Researchers whose work we co-funded say there is scope for ‘substantial clinical impact’ through assessment of the switches that alter what happens to DNA in paediatric brain tumours.
Their study, published in The Lancet Child and Adolescent Health, involved more than 300 childhood brain tumour diagnoses between 2016 and 2018.
Traditionally, childhood brain tumours have been diagnosed and categorised following microscopic examination of cells within the tumour.
However, recent developments enable scientists to analyse a process known as methylation – effectively a ‘stop-go’ flag in parts of the DNA which determines whether it is activated. Methylation can either help or hinder tumour growth.
The researchers, led by Professor Thomas Jacques at the UCL Great Ormond Street Institute for Child Health, say methylation profiles improved the accuracy of the child’s diagnosis in 107 cases (35% of those assessed).
This meant they were able to define the tumour subtype more accurately in 99 cases. They changed the diagnosis in five cases and made “potentially significant predictions” in three cases.
The team suggest it may have changed the treatments offered to the child in 11 cases.
In addition to impacting on diagnosis and standard treatments, the researchers say this information could be used in the future to identify children with tumours that would benefit from forthcoming clinical trials.
When Professor Jacques matched the new information to clinical trials he and his colleagues are planning, he estimated that in the near future a different treatment may be available for up to 10% of the children diagnosed.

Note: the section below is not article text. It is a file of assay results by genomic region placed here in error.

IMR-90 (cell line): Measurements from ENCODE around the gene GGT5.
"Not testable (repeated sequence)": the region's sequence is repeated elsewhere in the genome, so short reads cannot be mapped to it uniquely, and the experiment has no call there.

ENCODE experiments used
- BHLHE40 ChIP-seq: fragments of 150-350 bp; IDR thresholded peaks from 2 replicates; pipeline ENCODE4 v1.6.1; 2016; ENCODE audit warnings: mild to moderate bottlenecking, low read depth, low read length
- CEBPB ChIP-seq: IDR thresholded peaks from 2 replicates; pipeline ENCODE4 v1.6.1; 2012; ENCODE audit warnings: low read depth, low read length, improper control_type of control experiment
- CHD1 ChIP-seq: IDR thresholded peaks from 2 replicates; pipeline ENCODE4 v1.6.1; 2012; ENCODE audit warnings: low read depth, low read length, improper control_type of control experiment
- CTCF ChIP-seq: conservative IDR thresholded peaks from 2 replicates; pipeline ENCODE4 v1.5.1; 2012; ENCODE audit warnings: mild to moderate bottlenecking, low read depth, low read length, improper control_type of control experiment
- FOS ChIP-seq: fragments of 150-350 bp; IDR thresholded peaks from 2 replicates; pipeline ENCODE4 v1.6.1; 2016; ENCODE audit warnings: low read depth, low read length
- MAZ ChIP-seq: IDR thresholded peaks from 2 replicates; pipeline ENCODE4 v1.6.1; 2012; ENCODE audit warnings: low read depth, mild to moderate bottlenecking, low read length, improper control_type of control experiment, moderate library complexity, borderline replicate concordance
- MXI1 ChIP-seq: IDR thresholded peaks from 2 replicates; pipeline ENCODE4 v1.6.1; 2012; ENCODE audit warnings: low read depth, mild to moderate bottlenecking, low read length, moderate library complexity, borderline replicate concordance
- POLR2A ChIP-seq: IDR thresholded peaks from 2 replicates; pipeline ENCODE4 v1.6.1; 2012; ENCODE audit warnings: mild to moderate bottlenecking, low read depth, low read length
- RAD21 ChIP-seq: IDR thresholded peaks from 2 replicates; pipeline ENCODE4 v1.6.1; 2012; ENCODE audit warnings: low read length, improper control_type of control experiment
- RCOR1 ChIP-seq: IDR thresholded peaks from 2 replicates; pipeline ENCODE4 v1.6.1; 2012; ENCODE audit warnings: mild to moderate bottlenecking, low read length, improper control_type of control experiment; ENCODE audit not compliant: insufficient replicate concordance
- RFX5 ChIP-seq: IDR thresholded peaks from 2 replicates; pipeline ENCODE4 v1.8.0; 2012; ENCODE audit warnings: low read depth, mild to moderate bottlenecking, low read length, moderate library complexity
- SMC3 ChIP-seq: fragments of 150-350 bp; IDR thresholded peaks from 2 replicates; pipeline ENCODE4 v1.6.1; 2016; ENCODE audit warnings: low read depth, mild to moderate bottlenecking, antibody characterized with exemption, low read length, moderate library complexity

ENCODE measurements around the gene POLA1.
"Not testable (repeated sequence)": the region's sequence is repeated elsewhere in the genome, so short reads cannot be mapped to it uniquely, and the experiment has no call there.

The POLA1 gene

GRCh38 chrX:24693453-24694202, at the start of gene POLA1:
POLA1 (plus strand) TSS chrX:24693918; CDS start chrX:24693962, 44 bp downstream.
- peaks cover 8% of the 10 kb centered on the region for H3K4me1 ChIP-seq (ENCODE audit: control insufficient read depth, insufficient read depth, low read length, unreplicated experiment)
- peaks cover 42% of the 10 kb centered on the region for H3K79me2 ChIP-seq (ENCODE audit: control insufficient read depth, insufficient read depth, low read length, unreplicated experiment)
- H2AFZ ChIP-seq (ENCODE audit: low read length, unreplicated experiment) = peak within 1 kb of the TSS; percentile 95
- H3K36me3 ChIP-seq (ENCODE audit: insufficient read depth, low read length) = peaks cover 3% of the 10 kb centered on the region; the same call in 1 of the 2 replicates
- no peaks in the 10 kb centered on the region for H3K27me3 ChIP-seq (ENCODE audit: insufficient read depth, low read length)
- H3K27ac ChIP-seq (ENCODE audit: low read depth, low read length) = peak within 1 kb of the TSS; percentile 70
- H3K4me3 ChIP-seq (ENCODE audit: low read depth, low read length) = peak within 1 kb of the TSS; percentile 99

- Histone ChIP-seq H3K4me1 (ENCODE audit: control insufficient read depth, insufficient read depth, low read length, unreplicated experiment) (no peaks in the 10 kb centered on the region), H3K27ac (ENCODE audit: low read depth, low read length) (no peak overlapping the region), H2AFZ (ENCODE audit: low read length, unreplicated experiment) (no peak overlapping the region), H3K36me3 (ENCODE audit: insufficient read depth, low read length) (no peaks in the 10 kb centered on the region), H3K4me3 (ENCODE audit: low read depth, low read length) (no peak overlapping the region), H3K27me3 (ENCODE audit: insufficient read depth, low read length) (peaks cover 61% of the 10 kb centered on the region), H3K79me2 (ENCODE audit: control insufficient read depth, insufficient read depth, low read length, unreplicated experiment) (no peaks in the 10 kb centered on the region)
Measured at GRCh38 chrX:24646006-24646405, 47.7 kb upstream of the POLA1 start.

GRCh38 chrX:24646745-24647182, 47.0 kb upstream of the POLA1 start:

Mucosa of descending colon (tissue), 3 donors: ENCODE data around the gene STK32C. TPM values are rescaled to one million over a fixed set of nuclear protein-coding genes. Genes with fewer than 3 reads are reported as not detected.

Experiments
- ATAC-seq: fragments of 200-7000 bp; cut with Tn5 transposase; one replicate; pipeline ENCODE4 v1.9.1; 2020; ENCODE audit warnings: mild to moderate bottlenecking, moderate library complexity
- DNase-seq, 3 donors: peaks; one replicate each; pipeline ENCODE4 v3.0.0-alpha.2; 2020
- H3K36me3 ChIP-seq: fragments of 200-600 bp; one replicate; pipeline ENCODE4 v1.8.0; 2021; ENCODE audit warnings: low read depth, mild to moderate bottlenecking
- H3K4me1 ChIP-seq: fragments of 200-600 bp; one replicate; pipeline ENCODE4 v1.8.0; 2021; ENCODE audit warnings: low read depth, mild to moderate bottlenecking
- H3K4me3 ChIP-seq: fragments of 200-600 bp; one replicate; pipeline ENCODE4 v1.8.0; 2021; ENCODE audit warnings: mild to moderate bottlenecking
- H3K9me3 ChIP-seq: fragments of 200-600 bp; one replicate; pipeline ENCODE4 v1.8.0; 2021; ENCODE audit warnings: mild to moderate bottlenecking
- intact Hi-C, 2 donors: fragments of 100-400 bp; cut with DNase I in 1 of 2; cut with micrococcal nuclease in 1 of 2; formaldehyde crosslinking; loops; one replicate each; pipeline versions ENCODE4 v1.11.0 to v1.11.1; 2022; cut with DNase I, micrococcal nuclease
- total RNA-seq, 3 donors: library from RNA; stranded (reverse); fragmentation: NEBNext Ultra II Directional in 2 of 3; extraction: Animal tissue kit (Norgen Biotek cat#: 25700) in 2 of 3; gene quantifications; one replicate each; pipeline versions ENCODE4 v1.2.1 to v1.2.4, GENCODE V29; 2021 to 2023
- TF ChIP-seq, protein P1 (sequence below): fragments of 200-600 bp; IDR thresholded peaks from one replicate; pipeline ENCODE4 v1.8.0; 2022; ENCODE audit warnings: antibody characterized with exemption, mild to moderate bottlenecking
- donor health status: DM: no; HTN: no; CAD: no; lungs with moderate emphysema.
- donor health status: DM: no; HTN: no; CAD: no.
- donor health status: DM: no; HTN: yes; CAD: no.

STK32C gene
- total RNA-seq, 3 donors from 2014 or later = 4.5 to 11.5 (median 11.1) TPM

This new information can also be used to reassess older brain tumour samples. Using up-to-date methods, along with methylation profiling technology, Professor Jacques and his team looked at 195 tumours that were “historically difficult-to-diagnose”. They found that today they were able to diagnose 68% of these previously undiagnosed tumours.
The researchers say: “Our findings suggest that methylation profiling provides substantial clinical impact in childhood brain tumours by refining diagnosis and changing treatment, and that it should be considered as a routine test in assessing such children.”
The technique works equally well for all ages of children and adolescents but is more effective in identifying some tumours, including medulloblastoma and a particular form of diffuse midline glioma (formerly known as DIPG) than others such as low grade gliomas and glioneuronal tumours.
We funded the research jointly with Great Ormond Street Children’s Charity and Children with Cancer UK and we very much welcome these findings by Professor Jacques and his team.
We know that improving diagnostic accuracy is an important step towards tailoring treatments more effectively and ultimately, improving survival for children diagnosed with a brain tumour.